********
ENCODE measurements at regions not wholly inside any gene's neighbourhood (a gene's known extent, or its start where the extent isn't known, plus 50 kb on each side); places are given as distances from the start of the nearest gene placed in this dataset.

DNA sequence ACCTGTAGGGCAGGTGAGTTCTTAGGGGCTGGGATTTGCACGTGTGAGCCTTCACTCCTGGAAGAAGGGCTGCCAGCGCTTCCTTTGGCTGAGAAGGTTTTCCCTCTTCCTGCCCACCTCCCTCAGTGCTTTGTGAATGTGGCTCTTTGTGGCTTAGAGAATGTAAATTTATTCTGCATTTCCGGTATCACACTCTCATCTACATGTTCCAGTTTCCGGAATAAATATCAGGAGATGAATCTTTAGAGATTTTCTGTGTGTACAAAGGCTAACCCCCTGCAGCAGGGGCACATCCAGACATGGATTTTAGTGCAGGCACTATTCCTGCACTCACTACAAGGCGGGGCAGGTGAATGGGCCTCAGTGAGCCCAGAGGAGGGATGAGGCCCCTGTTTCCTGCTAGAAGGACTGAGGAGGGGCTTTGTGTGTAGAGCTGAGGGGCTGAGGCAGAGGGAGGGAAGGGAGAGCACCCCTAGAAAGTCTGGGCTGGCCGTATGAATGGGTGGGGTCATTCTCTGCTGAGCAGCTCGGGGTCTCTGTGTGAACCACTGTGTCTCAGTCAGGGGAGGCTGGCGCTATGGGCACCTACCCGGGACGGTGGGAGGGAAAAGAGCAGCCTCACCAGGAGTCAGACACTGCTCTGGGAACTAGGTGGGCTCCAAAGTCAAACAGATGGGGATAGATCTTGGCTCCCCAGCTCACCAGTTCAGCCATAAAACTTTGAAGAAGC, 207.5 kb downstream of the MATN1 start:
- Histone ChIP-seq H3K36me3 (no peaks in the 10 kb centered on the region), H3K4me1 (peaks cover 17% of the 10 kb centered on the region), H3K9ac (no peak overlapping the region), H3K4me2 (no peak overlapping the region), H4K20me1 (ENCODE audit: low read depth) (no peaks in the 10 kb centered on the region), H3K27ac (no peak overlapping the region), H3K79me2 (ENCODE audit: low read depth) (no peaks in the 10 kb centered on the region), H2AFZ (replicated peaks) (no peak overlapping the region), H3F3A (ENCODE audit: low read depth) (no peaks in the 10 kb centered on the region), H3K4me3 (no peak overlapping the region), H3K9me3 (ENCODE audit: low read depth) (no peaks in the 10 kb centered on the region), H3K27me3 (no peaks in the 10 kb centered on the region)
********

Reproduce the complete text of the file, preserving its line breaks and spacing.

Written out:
ENCODE measurements at regions not wholly inside any gene's neighbourhood (a gene's known extent, or its start where the extent isn't known, plus 50 kb on each side); places are given as distances from the start of the nearest gene placed in this dataset.

DNA sequence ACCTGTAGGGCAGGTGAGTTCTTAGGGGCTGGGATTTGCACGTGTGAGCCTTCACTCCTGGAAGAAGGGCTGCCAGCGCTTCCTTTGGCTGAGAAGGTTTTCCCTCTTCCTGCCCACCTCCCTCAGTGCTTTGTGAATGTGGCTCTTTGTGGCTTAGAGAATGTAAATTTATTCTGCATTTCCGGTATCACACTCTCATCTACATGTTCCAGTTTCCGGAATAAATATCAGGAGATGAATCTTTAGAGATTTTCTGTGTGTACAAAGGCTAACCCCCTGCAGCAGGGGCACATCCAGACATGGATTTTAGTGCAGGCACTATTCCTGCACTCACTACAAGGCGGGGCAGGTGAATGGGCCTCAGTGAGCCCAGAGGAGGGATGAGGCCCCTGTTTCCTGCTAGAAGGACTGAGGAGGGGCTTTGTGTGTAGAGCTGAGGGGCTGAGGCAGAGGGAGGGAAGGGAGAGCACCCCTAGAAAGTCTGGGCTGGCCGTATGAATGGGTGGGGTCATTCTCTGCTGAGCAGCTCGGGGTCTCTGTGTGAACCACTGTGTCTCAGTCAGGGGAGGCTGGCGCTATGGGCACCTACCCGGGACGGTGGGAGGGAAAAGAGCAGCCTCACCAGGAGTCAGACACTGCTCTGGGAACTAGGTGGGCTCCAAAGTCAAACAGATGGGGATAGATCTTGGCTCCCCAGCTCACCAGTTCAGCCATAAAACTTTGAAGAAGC, 207.5 kb downstream of the MATN1 start:
- Histone ChIP-seq H3K36me3 (no peaks in the 10 kb centered on the region), H3K4me1 (peaks cover 17% of the 10 kb centered on the region), H3K9ac (no peak overlapping the region), H3K4me2 (no peak overlapping the region), H4K20me1 (ENCODE audit: low read depth) (no peaks in the 10 kb centered on the region), H3K27ac (no peak overlapping the region), H3K79me2 (ENCODE audit: low read depth) (no peaks in the 10 kb centered on the region), H2AFZ (replicated peaks) (no peak overlapping the region), H3F3A (ENCODE audit: low read depth) (no peaks in the 10 kb centered on the region), H3K4me3 (no peak overlapping the region), H3K9me3 (ENCODE audit: low read depth) (no peaks in the 10 kb centered on the region), H3K27me3 (no peaks in the 10 kb centered on the region)